The Academic Misconduct Rule is in place to promote academic integrity and manage academic misconduct. Very minor breaches of the academic integrity principle may result in a reduction of marks of up to 10% of the total marks available for the assessment. The ANU offers a number of online and in person services to assist students with their assignments, examinations, and other learning activities. Visit the Academic Skills website for more information about academic integrity, your responsibilities and for assistance with your assignments, writing skills and study.
You will be required to electronically sign a declaration as part of the submission of your assignment. Please keep a copy of the assignment for your records. Unless an exemption has been approved by the Associate Dean (Education) submission must be through Turnitin.
For some forms of assessment (hand written assignments, art works, laboratory notes, etc.) hard copy submission is appropriate when approved by the Associate Dean (Education). Hard copy submissions must utilise the Assignment Cover Sheet. Please keep a copy of tasks completed for your records.
Individual assessment tasks may or may not allow for late submission. Policy regarding late submission is detailed below:
- Late submission not permitted. If submission of assessment tasks without an extension after the due date is not permitted, a mark of 0 will be awarded.
- Late submission permitted. Late submission of assessment tasks without an extension are penalised at the rate of 5% of the possible marks available per working day or part thereof. Late submission of assessment tasks is not accepted after 10 working days after the due date, or on or after the date specified in the course outline for the return of the assessment item. Late submission is not accepted for take-home examinations.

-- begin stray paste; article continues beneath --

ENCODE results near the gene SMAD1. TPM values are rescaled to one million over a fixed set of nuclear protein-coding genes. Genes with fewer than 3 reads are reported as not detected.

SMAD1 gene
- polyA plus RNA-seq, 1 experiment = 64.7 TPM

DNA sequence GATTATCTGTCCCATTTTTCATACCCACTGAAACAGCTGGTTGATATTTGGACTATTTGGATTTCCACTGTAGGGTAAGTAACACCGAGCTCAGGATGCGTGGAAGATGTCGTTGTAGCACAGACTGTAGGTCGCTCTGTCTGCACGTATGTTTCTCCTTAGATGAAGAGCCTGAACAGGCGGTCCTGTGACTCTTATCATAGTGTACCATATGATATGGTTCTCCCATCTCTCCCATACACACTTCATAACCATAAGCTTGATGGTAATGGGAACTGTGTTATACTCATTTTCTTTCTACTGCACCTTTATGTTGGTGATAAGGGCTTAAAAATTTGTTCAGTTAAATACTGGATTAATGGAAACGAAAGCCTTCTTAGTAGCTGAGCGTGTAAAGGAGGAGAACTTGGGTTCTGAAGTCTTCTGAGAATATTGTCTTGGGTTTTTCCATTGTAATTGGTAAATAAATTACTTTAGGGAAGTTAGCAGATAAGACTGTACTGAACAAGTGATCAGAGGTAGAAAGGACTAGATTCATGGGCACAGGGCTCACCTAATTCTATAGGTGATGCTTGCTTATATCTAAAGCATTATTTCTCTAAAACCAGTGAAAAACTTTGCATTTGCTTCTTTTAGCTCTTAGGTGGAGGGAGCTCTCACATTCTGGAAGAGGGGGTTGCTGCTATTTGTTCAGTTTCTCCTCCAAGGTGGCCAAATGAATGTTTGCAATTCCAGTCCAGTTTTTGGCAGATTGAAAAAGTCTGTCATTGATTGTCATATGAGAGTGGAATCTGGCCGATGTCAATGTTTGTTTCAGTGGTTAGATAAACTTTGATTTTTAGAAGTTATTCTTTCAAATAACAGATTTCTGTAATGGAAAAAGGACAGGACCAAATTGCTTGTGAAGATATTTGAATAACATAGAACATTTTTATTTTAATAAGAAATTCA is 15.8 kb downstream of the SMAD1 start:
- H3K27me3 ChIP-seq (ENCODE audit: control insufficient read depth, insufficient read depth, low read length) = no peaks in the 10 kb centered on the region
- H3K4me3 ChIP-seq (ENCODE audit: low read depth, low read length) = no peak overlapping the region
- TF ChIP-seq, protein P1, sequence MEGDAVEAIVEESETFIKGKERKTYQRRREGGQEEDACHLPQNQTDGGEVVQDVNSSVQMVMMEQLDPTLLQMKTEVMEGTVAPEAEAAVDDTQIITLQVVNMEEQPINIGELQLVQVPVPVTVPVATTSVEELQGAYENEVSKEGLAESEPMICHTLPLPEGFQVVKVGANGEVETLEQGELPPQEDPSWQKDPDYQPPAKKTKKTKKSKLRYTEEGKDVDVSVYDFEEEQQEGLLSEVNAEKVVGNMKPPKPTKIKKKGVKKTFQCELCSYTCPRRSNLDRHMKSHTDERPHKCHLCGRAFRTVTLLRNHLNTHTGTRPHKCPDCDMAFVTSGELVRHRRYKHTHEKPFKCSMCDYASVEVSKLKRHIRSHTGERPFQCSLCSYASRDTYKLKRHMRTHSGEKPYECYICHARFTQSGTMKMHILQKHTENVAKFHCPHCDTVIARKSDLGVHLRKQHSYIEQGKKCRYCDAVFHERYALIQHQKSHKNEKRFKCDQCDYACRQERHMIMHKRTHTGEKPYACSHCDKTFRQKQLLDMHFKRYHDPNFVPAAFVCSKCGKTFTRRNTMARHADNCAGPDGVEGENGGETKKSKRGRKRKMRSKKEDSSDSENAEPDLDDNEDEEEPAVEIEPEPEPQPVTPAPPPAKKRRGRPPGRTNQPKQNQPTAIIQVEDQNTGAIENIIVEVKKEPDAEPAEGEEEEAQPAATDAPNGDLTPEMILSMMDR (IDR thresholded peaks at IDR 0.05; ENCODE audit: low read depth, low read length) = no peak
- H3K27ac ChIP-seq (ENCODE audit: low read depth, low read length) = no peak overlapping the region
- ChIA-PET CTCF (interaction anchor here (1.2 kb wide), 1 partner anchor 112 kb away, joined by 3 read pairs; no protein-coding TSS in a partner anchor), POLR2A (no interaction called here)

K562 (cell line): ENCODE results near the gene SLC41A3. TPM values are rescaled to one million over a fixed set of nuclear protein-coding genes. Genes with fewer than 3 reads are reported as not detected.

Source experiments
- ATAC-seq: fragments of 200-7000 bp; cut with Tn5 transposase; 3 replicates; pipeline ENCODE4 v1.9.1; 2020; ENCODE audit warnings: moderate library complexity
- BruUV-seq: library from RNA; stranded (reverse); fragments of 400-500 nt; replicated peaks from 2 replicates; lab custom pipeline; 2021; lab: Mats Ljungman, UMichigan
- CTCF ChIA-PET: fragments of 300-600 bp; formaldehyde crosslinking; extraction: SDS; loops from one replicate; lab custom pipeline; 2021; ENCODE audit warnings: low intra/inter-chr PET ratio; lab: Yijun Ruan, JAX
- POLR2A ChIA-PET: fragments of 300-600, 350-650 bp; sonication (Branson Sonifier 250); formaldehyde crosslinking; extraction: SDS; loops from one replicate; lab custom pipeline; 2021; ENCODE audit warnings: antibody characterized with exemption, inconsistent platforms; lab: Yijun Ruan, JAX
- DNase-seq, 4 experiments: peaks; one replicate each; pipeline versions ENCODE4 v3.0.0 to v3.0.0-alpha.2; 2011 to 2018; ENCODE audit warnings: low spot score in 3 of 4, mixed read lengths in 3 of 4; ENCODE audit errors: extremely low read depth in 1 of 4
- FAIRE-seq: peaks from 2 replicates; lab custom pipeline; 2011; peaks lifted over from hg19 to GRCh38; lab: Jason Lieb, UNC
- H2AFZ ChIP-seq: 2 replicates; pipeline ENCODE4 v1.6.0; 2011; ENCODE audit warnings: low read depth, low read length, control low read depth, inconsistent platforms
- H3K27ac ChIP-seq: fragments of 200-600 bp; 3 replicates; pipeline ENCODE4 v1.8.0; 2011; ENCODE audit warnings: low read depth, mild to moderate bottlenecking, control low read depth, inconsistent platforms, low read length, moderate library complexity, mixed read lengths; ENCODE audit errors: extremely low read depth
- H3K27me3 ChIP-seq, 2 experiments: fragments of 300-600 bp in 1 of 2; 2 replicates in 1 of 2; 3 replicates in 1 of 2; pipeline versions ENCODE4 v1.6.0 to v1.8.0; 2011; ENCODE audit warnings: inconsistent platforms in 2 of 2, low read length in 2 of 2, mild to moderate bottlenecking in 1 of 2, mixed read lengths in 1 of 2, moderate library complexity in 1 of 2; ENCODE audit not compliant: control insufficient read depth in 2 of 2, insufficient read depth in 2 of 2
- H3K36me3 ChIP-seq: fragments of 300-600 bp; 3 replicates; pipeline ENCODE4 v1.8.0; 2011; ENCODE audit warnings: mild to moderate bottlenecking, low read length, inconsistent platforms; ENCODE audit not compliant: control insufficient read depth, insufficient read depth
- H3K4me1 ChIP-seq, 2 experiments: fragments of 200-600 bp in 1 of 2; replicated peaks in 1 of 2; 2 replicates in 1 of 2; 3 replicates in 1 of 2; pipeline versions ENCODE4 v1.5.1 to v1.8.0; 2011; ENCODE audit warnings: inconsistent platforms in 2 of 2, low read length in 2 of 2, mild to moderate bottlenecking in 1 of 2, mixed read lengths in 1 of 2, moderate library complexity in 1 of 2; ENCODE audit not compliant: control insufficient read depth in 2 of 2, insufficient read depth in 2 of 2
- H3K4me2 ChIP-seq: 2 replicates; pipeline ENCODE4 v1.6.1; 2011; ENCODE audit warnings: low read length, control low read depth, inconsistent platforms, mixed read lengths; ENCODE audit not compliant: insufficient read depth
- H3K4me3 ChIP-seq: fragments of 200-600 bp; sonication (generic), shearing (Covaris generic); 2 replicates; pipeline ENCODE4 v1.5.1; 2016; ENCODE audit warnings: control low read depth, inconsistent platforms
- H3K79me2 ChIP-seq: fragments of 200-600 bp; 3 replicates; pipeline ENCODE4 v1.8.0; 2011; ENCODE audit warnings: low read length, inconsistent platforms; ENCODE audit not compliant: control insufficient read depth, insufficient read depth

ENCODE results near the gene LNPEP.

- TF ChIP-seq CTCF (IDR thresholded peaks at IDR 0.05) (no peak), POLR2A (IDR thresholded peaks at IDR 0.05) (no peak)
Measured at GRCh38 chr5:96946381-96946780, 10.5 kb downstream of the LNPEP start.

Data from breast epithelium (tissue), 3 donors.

Accepted academic practice for referencing sources that you use in presentations can be found via the links on the Wattle site, under the file named “ANU and College Policies, Program Information, Student Support Services and Assessment”. Alternatively, you can seek help through the Students Learning Development website.
Assignments will be returned on or before 28 May 2020.
Extensions and Penalties
Extensions and late submission of assessment pieces are covered by the Student Assessment (Coursework) Policy and Procedure. Extensions may be granted for assessment pieces that are not examinations or take-home examinations. If you need an extension, you must request an extension in writing on or before the due date. If you have documented and appropriate medical evidence that demonstrates you were not able to request an extension on or before the due date, you may be able to request it after the due date.